August 24, 2004
hawkeyesports.com note: The following was written by Marc Morehouse and first appeared in Aug. 24, 2004 editions of the Cedar Rapids Gazette.
He didn’t yet shave. He was a 5-foot-10 freshman and maybe 150 pounds. And he was the coach’s stepson.
This is how Drew Tate made his debut in the ego-bending, finger-pointing, second-guessing world of Texas high school football.
Freshman quarterback, Class 5A Texas prep football, stepdad for coach.
“First of all, you get the criticism that you’re starting him because he’s your son,’ said Dick Olin, head coach at Baytown Lee High School and Tate’s stepdad. “You have to absorb that and get beyond it.”
Tate completed 5 of 12 passes in that first game, a Lee High victory.
“That is a pressure situation, when you’re the coach’s son and to play at a young age like,” Iowa Coach Kirk Ferentz said. “You’re kind of putting it out there. I’m sure he’s heard a lot about that.”
Four years later, Tate set Texas career records for completions (970), attempts (1,576), yards (12,180), touchdown passes (113) and touchdown passes in a half (7).
Tate now is a sturdy 6-foot, 190 pounds. The second-year sophomore shaves and barring a sudden shift in the depth chart, will start for the University of Iowa this fall.
“The thing that people never saw was the amount of time Drew put into being a quarter back. Even in elementary school, Drew was our bellboy and he would take tape of our quarterbacks and break it down. The kid has always been into it.”
Dick Olin, Drew Tate’s high school coach and step-father
“The thing that people never saw was the amount of time Drew put into being a quarter back,” Olin said. “even in elementary school, Drew was our bellboy and he would take tape of our quarterbacks and break it down. The kid has always been into it.”
Tate remembers his first game for Baytown. He doesn’t remember the nerves or the pressure, he remembers his performance and the victory.
“There were a lot of people that said, `He’s only out there because his dad’s the coach,’ and all this and that,” Tate said. “People saying that stuff weren’t in the program. People in the program knew how I was and what kind of person I was and that I could get the job done.
“It’s just like it was here in high school. You don’t listen to what’s said. You just focus on you.”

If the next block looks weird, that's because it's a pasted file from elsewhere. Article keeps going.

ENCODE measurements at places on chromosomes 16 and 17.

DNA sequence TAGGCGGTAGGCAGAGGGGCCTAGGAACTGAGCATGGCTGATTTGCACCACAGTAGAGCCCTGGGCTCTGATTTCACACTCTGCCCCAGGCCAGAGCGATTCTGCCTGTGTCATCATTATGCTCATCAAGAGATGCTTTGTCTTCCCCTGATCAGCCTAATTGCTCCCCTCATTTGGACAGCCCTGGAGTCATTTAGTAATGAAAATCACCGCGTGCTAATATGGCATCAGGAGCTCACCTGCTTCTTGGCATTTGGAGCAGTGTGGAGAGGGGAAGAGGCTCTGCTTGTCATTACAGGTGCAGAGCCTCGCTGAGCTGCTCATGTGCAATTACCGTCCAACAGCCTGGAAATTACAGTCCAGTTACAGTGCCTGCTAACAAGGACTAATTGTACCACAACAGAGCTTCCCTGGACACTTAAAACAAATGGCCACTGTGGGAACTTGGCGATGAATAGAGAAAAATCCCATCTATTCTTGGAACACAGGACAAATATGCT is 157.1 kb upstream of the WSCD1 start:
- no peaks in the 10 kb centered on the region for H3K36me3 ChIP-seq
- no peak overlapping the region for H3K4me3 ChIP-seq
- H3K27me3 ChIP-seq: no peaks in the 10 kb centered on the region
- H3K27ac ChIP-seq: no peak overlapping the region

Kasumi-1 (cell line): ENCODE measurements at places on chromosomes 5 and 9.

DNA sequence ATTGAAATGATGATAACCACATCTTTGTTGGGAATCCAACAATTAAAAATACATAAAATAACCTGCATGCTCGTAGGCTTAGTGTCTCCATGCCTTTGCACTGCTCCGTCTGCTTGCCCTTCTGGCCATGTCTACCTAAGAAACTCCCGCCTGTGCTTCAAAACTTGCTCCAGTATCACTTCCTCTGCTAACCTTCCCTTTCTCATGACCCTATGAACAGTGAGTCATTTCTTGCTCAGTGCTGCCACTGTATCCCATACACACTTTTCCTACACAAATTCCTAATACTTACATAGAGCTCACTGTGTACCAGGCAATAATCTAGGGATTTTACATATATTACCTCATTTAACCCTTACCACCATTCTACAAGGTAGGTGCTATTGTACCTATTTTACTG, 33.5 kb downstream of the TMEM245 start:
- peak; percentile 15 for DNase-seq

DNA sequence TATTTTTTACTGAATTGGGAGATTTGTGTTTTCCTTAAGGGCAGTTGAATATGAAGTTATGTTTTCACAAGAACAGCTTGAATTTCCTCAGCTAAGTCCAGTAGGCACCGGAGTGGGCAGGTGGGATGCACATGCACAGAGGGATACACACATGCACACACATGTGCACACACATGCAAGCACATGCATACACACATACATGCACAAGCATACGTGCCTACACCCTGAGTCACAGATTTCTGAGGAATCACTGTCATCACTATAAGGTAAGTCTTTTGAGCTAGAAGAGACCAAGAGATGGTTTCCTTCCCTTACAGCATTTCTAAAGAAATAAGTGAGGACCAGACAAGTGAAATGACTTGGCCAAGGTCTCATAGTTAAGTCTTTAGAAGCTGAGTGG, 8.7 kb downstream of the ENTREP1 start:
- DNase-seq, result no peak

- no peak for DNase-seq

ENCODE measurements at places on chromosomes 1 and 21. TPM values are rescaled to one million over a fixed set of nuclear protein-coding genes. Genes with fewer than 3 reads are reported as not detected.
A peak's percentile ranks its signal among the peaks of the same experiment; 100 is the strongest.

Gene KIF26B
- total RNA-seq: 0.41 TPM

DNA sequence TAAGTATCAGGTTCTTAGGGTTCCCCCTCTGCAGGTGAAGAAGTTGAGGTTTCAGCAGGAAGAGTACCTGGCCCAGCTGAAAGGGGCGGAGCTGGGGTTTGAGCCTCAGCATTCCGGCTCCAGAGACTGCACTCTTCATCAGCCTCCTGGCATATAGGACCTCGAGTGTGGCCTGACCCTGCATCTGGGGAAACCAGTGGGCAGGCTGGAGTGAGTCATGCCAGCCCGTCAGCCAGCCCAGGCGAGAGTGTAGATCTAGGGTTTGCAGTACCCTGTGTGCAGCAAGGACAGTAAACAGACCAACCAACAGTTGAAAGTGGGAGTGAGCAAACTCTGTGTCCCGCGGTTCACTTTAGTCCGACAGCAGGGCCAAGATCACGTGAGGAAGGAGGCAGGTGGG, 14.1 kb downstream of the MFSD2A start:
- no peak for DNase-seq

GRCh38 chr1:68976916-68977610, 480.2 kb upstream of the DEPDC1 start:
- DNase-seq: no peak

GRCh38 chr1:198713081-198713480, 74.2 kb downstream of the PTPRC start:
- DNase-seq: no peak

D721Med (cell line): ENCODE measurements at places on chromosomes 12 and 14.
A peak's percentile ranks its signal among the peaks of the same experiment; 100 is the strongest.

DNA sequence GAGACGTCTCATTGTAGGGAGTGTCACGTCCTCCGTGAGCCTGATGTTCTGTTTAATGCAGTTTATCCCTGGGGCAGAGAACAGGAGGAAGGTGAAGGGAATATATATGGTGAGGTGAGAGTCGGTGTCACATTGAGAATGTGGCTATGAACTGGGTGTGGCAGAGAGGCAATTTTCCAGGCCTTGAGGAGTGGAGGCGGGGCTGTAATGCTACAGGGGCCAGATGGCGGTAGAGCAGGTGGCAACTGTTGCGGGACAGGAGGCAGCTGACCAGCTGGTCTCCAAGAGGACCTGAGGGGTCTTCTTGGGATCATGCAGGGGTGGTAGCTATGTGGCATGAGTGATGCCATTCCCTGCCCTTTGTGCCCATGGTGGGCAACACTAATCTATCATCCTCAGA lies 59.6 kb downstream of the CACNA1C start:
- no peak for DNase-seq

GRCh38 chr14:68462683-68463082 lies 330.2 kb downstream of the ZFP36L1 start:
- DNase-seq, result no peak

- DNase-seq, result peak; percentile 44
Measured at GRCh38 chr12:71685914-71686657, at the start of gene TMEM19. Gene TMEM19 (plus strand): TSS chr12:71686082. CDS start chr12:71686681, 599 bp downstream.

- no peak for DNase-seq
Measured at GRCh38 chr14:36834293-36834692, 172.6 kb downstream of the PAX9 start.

From the minute he arrived at Iowa, Tate impressed.
As a true freshman last fall he shot up the depth chart, settling in at No. 2. He was the backup to Nathan Chandler during Iowa’s 10-3 run last fall, completing 6 of 11 passes for 55 yards and a touchdown.
“Tate, the No. 1 thing you notice if you’re around him at all, is he’s a fierce competitor,” offensive coordinator Ken O’Keefe said. “I don’t know if he even bothers with all that stuff (the freshman, stepdad coach stuff) to be perfectly honest with you. He’s never thought twice about it, he just wants to get out there and play and compete.
“That’s the thing that’s probably carried him through all that.”
That competitiveness showed during Tate’s recruitment.
Iowa was in on Florida sophomore Chris Leak, a freshman All-American last year for the Gators and the No. 1 prep QB in the nation in 2002.
Tate, who committed to Texas A&M at the end of his sophomore season at Lee, wanted to know where Iowa stood with Leak. Other than Leak, he was OK with whomever Iowa brought in at QB and with whomever Iowa already had at QB.
“It was just a very quiet, casual comment that he made, but it told me a lot about his confidence and the way he felt about himself,” Ferentz said. “He wasn’t worried about competition.
“Is he going to make mistakes? Heck yeah. He’s going to do some things that he wished he hadn’t done, that we all wished he hadn’t done. That’s part of the learning curve and we’ll work through that. That told me something about his personality.”
It’s one thing to be competitive. It’s another to be able to back it up.
O’Keefe rates Tate’s arm strength and release as better than Chandler’s. O’Keefe gives the nod to freshman third-teamer Eric McCollom on arm strength.
Tate ran a spread offense out of the shotgun at Lee. He hadn’t taken a five-step drop before he arrived at Iowa. O’Keefe gives him high marks for his feet.
“He’s pleasantly surprised everyone because he has excellent feet,” O’Keefe said. “He’s very quick to the launch point with his drops and one of the things he has too is he can get rid of the football.”
Tate’s decision making is what separates him from second-teamer Jason Manson.
“These guys are fortunate in a lot of ways and even last year in the meeting room there was a group of guys that probably understood the offense as a whole, as a group, better than any group that we’ve had,” O’Keefe said. “We’re doing more with it (the offense) than we’ve done with it in the past as far as making decisions are concerned.”
For all his upside, the fact remains that Tate has attempted just 11 passes in six games at Iowa. But just as he was five years ago, when he was a freshman starting for his stepdad in Class 5A Texas high school football, Tate is focused on Tate.
“I’ve always been competitive. I’ve always succeeded,” Tate said. “In high school, I was a four-year starter on the varsity and we went to the playoffs four years in a row.
“I’ve got expectations, I’ve got goals. I’ve always reached them. I don’t know why I can’t do it now.”
This is exactly where Tate was five years ago. Only this time he shaves.